ERIC Number: ED272801
Record Type: RIE
Publication Date: 1985-Aug
Reference Count: 0
The Development of Cognitive Structures about Alcoholic Beverages among Preschoolers.
Greenberg, Gregory S.; And Others
When in childhood concepts about alcohol and drinking begin to develop has just begun to be investigated. A study was conducted to examine cognitive, maturational, and differential exposure influences on the acquisition of concepts about alcoholic beverages in preschool children. Knowledge about alcoholic beverages and drinking was assessed in 65 female and 66 male children between the ages of 2.5 and 6 years. The children were shown 10 drawings of adults and children in various activities and were asked what the characters would like to drink from five alcoholic and five non-alcoholic beverages. The children also identified the beverages and took the Peabody Picture Vocabulary Test-Revised, and parents completed a questionnaire. The results revealed developmental differences with older children being more aware of the sociocultural drinking norms that adults drink and children do not and that men drink more than women, and exhibiting greater knowledge of alcoholic beverage names. Cognitive capacity of the preschoolers was found to have some influence on their awareness of drinking norms, but no relationship to their ability to identify alcoholic beverage names. Parents' drinking patterns and habits showed a low order but significant connection to children's perceptions of and knowledge about alcohol. Finally, parental race was related to the preschoolers' perceptions of normative drinking patterns and their knowledge of alcoholic beverage norms. (Eight data tables are included.) (NB)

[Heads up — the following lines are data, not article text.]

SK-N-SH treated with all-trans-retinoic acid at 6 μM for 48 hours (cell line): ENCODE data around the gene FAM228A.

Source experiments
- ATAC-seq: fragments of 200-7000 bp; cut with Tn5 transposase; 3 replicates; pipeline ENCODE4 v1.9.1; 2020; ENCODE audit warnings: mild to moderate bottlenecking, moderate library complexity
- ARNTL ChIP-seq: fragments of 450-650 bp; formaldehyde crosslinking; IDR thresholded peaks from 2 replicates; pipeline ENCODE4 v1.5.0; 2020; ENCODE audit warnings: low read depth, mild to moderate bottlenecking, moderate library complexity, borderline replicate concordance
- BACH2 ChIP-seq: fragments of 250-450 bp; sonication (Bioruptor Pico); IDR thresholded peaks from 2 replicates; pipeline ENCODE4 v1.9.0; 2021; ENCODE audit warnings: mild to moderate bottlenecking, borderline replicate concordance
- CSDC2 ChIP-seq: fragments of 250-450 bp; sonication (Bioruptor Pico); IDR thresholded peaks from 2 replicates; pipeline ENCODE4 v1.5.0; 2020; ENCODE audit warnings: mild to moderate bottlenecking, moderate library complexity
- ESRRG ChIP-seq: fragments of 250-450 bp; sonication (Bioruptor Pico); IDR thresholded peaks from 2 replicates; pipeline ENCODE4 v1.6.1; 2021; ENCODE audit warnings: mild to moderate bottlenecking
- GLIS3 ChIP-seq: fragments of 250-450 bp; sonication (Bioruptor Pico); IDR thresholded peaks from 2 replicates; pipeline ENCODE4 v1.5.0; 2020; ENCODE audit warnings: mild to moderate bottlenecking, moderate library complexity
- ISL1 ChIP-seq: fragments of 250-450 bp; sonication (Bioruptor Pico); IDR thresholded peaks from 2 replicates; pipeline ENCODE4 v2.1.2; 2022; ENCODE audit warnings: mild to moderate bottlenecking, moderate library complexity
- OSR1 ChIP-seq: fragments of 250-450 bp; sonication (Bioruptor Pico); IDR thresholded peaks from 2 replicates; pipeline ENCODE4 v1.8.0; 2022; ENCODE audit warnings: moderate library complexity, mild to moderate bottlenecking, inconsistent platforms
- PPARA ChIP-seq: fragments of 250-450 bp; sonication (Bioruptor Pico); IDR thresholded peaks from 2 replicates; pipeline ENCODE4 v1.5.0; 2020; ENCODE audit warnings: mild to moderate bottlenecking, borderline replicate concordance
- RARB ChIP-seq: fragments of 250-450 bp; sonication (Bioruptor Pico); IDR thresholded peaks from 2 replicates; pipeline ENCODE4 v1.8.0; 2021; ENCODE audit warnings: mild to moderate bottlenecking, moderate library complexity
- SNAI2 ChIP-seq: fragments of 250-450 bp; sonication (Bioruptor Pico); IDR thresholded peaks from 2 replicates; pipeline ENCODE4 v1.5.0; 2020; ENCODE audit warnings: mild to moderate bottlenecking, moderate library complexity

Publication Type: Reports - Research; Speeches/Meeting Papers
Education Level: N/A
Authoring Institution: N/A
Note: Paper presented at the Annual Convention of the American Psychological Association (93rd, Los Angeles, CA, August 23-27, 1985). For related document, see CG 019 285.